Definitions

uniformed

Uniformed services of the United States

The United States has seven federal uniformed services that commission officers as defined by Title 10, and subsequently structured and organized by Title 10, Title 14, Title 42 and Title 33 of the United States Code.

Statutory definition

The United States has seven uniformed services that commission officers as defined by :
The term “uniformed services” means—
 (A) the armed forces; 
 (B) the commissioned corps of the National Oceanic and Atmospheric Administration; and 
 (C) the commissioned corps of the Public Health Service.
The five uniformed services that make up the Armed Forces are defined in the previous clause :
The term “armed forces” means the Army, Navy, Air Force, Marine Corps, and Coast Guard.

Uniformed services

The seven services are:

United States Department of Defense (DOD)

1. United States Army (USA) June 14,1775
2. United States Navy (USN) October 13,1775
3. United States Marine Corps (USMC) November 10,1775
4. United States Air Force (USAF) September 18,1947

United States Department of Homeland Security (DHS)

5. United States Coast Guard (USCG) (August 4, 1790)
Note: The Coast Guard also operates under the Defense Department during wartime, and in military operations.

United States Department of Health and Human Services (HHS)

6. United States Public Health Service Commissioned Corps (PHSCC) (1889)

United States Department of Commerce (DOC)

7. National Oceanic and Atmospheric Administration Commissioned Corps (NOAA Corps) (1917)

Armed forces

Five of the uniformed services make up the armed forces, four of which are within the Department of Defense. The Coast Guard has both military and law enforcement duties, and is currently under the control of the Department of Homeland Security; however, Title 14 of the U.S. Code states that the Coast Guard is part of the military at all times. It is therefore the only branch of the military not under the control of the Department of Defense, at least in peacetime; during war, control of the Coast Guard passes to the Department of the Navy if Congress declares war or at the request of the President. The Commandant of the Coast Guard reports directly to the Secretary of Homeland Security. The commissioned corps of the US Public Health Service and NOAA Commissioned Corps operate under military rules with the exception of the applicability of the Uniform Code of Military Justice, to which they are subject when militarized by executive order or while detailed to any component of the armed forces.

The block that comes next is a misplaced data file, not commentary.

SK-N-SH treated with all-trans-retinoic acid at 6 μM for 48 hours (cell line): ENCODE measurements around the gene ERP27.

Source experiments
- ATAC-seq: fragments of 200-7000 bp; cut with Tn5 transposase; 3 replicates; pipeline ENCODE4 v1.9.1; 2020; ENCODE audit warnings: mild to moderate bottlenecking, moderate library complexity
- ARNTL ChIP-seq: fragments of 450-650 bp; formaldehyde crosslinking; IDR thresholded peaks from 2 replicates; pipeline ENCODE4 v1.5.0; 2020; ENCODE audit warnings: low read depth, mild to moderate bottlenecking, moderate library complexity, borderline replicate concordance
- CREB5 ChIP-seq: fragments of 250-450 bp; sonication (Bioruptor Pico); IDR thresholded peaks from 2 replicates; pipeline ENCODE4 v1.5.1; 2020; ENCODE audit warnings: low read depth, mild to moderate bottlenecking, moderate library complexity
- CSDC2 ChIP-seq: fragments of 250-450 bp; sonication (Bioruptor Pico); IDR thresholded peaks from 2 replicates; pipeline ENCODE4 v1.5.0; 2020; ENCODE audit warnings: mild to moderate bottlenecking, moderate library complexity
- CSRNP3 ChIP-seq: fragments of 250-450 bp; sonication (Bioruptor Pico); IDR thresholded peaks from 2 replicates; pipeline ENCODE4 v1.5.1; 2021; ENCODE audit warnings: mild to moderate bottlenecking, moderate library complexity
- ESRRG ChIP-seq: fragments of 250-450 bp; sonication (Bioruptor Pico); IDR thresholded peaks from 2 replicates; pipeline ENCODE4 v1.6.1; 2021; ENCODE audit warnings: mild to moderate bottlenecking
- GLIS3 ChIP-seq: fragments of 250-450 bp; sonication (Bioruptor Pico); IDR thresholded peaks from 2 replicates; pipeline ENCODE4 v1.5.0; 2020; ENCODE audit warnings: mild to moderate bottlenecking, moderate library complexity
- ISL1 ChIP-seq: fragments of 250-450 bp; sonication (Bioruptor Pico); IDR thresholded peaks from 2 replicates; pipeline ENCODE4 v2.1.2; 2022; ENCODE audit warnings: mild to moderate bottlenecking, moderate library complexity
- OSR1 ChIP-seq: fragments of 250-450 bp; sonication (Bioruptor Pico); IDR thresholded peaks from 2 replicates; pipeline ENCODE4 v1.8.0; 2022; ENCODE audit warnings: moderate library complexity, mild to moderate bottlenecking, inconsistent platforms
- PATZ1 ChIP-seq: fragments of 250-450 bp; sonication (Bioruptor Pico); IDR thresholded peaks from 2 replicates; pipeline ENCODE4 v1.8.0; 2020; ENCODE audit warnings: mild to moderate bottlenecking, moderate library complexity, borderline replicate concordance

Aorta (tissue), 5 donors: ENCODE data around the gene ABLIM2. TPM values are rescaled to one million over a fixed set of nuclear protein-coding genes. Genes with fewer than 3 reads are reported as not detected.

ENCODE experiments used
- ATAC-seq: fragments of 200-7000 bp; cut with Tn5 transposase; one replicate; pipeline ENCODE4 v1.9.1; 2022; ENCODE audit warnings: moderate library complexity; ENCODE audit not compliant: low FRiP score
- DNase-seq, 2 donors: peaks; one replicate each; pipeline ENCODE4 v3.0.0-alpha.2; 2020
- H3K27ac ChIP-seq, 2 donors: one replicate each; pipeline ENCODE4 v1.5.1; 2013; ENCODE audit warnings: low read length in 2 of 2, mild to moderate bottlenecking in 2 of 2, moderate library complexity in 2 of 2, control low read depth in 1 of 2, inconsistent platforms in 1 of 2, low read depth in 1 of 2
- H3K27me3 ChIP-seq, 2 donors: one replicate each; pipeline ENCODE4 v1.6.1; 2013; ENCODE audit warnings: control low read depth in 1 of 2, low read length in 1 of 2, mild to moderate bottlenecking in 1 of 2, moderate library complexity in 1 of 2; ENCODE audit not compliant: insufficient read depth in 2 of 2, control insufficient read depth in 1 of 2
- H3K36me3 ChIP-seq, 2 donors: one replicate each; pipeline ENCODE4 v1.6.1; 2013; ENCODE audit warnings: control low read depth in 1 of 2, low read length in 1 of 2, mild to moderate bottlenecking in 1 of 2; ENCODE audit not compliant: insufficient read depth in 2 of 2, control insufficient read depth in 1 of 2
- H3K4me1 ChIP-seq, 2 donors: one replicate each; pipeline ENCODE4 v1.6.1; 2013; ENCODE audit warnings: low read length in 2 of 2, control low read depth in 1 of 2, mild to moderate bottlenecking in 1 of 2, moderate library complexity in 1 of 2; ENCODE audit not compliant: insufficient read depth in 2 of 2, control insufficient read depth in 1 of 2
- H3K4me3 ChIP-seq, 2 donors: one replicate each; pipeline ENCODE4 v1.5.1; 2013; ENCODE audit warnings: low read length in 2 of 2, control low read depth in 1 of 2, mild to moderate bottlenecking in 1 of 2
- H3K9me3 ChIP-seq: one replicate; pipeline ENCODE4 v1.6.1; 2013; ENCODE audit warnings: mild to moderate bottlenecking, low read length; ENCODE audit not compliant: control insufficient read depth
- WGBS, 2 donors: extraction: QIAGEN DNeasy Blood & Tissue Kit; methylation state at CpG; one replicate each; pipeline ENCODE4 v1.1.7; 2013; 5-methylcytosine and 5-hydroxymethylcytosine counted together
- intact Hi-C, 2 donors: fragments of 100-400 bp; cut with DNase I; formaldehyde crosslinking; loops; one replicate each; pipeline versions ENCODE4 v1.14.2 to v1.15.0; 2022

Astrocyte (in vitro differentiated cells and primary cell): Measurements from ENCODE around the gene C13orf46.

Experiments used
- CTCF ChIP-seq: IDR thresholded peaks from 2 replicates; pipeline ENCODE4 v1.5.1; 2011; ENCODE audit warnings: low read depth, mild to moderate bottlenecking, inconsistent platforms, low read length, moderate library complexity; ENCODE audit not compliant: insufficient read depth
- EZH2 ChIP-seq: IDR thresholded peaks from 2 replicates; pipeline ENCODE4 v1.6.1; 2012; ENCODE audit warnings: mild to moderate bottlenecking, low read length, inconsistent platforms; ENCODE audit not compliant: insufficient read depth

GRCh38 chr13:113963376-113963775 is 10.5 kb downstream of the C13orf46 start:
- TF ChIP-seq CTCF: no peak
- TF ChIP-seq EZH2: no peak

The National Guard is a militia force and operates under Title 32 and under State authority. The National Guard was first formed in the Colony of Virginia in 1607 and is the oldest uniformed military force founded in the New World. The National Guard can be federally recognized as a reserve military force, becoming the National Guard of the United States which can be mobilized by the President to be under Federal authority through Title 10. The National Guard of the United States is managed by the National Guard Bureau, which is a joint activity under the Department of Defense , with a general in the Army or Air Force as its top leader. The National Guard of the United States serves as a reserve component for both the Army and the Air Force and can be called up for federal active duty in times of war or national emergencies .

Noncombatant uniformed services

Commissioned officers of NOAA and PHS wear uniforms that are derived from Navy uniforms, except that the commissioning devices, buttons, and insignia reflect their specific service. Uniformed officers of NOAA and PHS are paid on the same scale as members of the armed services with respective rank and time-in-grade. Additionally, PHS Officers are covered by the Uniformed Services Employment and Reemployment Act and the Service Members Civil Relief Act (formerly the Soldiers and Sailors Civil Relief Act).

Both uniformed service consist only of commissioned officers and have no enlisted ranks. Commissioned officers of the Public Health Service and of the National Oceanic and Atmospheric Administration can be militarized by the President of the United States. Statutory authorization to militarize the Public Health Service is under Title 42 U.S.C. (Based on rank, commissioned officers of the Public Health Service (USPHS) and NOAA can be classified as Category III, IV, and V under the Geneva Convention). The U.S. Coast and Geodetic Survey (a predecessor to NOAA) originally began commissioning its officers so that if captured while engaged in battlefield surveying, they could not legally be tried as spies. The Public Health Service (PHS) traces its origins to a system of marine hospitals created "for the relief of sick and disabled seamen" by the U.S. Congress in 1798; they adopted a military model of organization in 1871.

See also

References

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